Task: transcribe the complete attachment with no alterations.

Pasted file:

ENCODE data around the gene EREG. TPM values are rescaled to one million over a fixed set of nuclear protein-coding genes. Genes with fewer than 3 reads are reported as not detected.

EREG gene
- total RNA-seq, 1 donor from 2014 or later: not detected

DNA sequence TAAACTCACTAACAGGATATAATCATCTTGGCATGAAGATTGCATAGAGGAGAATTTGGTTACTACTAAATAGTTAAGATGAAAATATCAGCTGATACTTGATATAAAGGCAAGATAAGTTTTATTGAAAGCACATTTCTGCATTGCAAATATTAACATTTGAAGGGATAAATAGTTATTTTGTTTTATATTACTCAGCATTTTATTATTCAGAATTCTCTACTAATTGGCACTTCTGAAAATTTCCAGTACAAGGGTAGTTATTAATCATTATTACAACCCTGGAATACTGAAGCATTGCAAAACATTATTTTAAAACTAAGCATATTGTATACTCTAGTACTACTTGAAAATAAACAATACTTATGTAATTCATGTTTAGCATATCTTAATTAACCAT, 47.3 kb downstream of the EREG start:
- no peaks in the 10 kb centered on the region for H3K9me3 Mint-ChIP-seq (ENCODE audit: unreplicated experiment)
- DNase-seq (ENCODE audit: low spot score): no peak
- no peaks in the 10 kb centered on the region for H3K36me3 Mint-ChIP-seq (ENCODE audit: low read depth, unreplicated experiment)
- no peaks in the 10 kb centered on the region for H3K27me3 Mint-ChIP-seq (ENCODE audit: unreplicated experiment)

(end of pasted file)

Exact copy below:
ENCODE data around the gene EREG. TPM values are rescaled to one million over a fixed set of nuclear protein-coding genes. Genes with fewer than 3 reads are reported as not detected.

EREG gene
- total RNA-seq, 1 donor from 2014 or later: not detected

DNA sequence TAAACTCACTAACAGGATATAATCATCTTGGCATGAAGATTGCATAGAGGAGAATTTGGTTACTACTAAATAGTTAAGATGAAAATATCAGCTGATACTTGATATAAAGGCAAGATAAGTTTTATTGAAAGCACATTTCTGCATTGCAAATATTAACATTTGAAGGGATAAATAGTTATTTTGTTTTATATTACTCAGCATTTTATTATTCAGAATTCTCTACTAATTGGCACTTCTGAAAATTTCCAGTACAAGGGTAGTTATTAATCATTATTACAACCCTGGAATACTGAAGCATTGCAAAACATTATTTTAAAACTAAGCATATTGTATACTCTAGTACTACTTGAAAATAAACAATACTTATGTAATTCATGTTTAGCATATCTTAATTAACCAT, 47.3 kb downstream of the EREG start:
- no peaks in the 10 kb centered on the region for H3K9me3 Mint-ChIP-seq (ENCODE audit: unreplicated experiment)
- DNase-seq (ENCODE audit: low spot score): no peak
- no peaks in the 10 kb centered on the region for H3K36me3 Mint-ChIP-seq (ENCODE audit: low read depth, unreplicated experiment)
- no peaks in the 10 kb centered on the region for H3K27me3 Mint-ChIP-seq (ENCODE audit: unreplicated experiment)